Zombies... we've seen them in many iterations through various cultures. From the hopping Jiang Shi's to the super violent and fleet of feet ones in 28 Days Later, they have a common goal in that they'd like nothing better than to make a meal of you. (Fact: not all zombies eat brains, the Jiang Shi for instance likes to absorb a living creature's Qi or life force).
In an effort to educate the public on preparations in the event of a Zombie Apocalypse, they have created awareness "buttons/badges" such as below:
They're also the masterminds behind the "viral" Preparedness 101: Zombie Apocalypse. While the condensed list of emergency items outlined in the link doesn't include a flashlight, it has earned its own bullet point on the full list.
A certain dealer has taken this one step further and is doing their part to ensure that one is equipped with an appropriate flashlight in the event of a Zombie outbreak; enter one of their Zombie Apocalypse Survival Lights, the newly released Crelant 7G5CS:
MSRP (USD): $99
CREE XM-L U2 bin LED with 50 000 hour life span
Maximum output: 895 lumen
High efficient constant current circuit and output-luminance
Microcontroller drive circuit
Tactical High Mode, and On side switch Infinitely variable brightness system
Hidden Strobe and SOS, Quickly click 2 times side switch --> Strobe , and quickly click 2 times again ---> SOS
Working voltage: 5VDC - 12 VDC
Battery Types Supported: 2 x 18650 or 4 X CR123A
High output at 3A: 895 lumen max for 112 minutes. Low output at 0.01A: 5 lumen max for 48 hours
Mil. Spec. Type II hard anodized aircraft grade 6063-T6 aluminum alloy
Ergonomic grip with anti-roll design
Tactical forward tail cap switch
Bezel: stainless steel
High performance aluminum smooth reflector with concentrated beam shot
Waterproof: IPX-8 Standard
Lens: Toughened ultra-clear coated and anti-abrasion glass
Dimensions: Length 245mm, Head Diameter 65mm
Weight: 279g excluding battery
Accessories: Lanyard, spare o-ring, and rubber tail cap button
PACKAGING / CONTENTS
The 7G5CS arrives in (what appears to be increasingly common in the industry) an environmentally friendly package:
The dealer adorns the box with their Zombie Apocalypse stickers:
(note: sticker edited to remove dealer info)
Standard accessories included are:
- 1 x large o-ring | 2 x small o-rings
- user guide / warranty card
For a limited time, the dealer is also including Crelant branded 18650 batteries*, GITD tail cap cover and GITD lanyard:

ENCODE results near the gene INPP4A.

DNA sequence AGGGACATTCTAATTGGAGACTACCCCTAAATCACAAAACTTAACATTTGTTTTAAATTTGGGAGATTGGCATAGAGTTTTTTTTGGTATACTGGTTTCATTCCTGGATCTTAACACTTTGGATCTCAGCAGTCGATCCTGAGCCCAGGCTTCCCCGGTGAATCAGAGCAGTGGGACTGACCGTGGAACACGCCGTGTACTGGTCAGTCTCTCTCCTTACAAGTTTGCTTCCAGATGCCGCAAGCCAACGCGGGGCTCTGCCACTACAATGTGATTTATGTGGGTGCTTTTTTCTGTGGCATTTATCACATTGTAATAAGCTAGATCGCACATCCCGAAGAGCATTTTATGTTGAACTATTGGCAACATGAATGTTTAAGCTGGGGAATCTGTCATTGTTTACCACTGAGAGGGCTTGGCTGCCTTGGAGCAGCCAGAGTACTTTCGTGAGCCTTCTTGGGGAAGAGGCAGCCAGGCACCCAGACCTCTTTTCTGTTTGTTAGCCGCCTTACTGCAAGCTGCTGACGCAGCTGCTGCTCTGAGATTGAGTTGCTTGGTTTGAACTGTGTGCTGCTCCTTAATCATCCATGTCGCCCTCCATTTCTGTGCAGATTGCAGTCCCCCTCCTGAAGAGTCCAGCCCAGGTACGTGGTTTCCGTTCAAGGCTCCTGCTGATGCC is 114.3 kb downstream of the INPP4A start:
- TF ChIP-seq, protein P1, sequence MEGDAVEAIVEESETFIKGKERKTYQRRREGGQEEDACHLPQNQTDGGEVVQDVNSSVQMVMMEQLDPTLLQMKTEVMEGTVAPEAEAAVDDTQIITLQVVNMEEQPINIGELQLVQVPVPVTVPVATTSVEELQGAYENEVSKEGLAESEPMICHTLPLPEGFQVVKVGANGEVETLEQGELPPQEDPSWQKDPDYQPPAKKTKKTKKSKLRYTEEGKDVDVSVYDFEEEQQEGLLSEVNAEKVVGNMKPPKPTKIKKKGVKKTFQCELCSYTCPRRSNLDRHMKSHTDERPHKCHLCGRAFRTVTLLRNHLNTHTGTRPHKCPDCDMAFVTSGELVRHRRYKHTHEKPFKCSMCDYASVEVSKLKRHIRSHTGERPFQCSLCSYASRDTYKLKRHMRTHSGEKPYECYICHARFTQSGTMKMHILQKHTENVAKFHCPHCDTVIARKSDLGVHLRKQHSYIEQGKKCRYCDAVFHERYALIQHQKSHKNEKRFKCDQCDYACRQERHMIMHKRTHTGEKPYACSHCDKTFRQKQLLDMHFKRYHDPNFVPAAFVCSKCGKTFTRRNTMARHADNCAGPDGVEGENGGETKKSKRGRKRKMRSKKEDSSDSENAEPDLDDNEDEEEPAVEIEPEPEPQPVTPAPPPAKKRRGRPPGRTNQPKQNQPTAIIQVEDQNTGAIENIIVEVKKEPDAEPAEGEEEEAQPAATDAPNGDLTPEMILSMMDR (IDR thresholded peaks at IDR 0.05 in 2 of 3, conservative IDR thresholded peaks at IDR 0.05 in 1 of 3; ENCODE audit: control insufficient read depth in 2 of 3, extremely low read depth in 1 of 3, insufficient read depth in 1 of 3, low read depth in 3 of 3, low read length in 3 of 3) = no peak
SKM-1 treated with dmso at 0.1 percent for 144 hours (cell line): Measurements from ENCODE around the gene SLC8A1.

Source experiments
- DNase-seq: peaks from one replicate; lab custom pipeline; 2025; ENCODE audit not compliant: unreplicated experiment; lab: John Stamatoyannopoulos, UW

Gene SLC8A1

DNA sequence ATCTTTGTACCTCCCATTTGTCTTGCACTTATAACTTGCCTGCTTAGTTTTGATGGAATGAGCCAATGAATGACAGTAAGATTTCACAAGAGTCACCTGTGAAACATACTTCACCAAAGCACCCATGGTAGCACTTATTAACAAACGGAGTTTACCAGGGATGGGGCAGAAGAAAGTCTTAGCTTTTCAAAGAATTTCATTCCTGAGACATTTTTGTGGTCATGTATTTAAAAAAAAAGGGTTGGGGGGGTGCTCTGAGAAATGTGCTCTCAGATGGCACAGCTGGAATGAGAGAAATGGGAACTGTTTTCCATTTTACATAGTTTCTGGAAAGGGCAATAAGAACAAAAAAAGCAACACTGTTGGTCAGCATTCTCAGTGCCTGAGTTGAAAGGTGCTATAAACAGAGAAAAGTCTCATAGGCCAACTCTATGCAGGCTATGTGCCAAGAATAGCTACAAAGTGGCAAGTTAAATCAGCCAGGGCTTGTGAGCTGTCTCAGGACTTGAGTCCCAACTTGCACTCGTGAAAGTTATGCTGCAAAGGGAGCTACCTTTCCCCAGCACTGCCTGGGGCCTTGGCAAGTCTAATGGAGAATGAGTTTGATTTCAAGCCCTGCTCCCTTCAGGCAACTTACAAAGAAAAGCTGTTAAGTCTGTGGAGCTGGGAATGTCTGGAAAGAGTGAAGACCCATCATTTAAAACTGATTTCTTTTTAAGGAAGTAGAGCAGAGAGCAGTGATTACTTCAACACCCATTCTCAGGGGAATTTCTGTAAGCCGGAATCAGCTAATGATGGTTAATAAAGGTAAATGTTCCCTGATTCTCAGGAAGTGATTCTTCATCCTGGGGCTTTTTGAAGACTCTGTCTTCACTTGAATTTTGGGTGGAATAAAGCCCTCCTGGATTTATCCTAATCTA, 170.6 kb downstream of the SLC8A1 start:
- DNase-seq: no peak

* not included for review
CONDENSED VIDEO SUMMARY
Here is a quick high-level video summary of the 7G5CS while while I work on fleshing out this review:
DESIGN & FEATURES
The 7G5CS, like many of its tactical thrower peers, features a large turbo head that measures 64mm (2.52in) in diameter and is topped off by a non-crenellated SS bezel:
The SS bezel holds down the AR coated lens:
There is an GITD o-ring right behind the lens.
The XM-L U2 is centered perfectly within the smooth reflector:
The band of texture around the head is more artistic than functional as its very smooth and doesn't really add much grip:
The are four evenly spaced machined grooves just ahead of three main heatsinking fins that add to the overall aesthetics.
The throat of the light features the electronic side-switch and additional heat sink fins:
The battery tube is a single solid piece that accomodates 2 x 18650's (ie: it's not a single 18650 w/extension). It features two flat sides of which one bears the company's name and the other the model & serial numbers:
The two sides perpendicular to the flat sides only feature two milled grooves.
There is a combat ring on the end of the tube that can slide x inches fore and aft to customize the grip:
This can be handy as the texture around the front portion of the 7G5CS doesn't really provide any meaningful grip.
There is a removable lanyard ring but given the hole is too small for a typical lobster claw to fit, it requires the use of the included mini-ring:
The band of texture around the tailcap provides a moderate amount of grip. The SS bezel at the end provides both an aesthetic and protective element in the event the light lands tail down:
Both tailcap covers are slightly recessed thus allowing the 7G5CS to tailstand:
The 7G5CS comes standard with the black tailcap installed but can be swapped out with the optional GITD (incuded for a limited time by a particular dealer) by taking the tailcap apart as per pic below:
All threads are trapezoidal-cut but thread on smoothly. The tube had no problems accomodating both pairs of my shortest cells (AW IMR 1600 @ 65.2mm) and longest (XTAR 18700 @ 69.2mm):
The tube is however on the wider side so I was able to induce some rattle w/the IMR's installed.
I initially thought the included (again temporarily) GITD lanyard was just a novelty but it's actually quite functional:
Provided it has been charged sufficiently, it emits a decent amount of light in the dark to easily locate the 7G5CS.
Given the large turbo head, the 7G5CS definitely has a weight bias towards the head, however, this is where the combat ring really helps offset that. The additional leverage it provides by slotting between the fingers help provide additional grip:
The ring also allows use of a cigar grip albeit the light can be slightly unwiedly when used in this manner.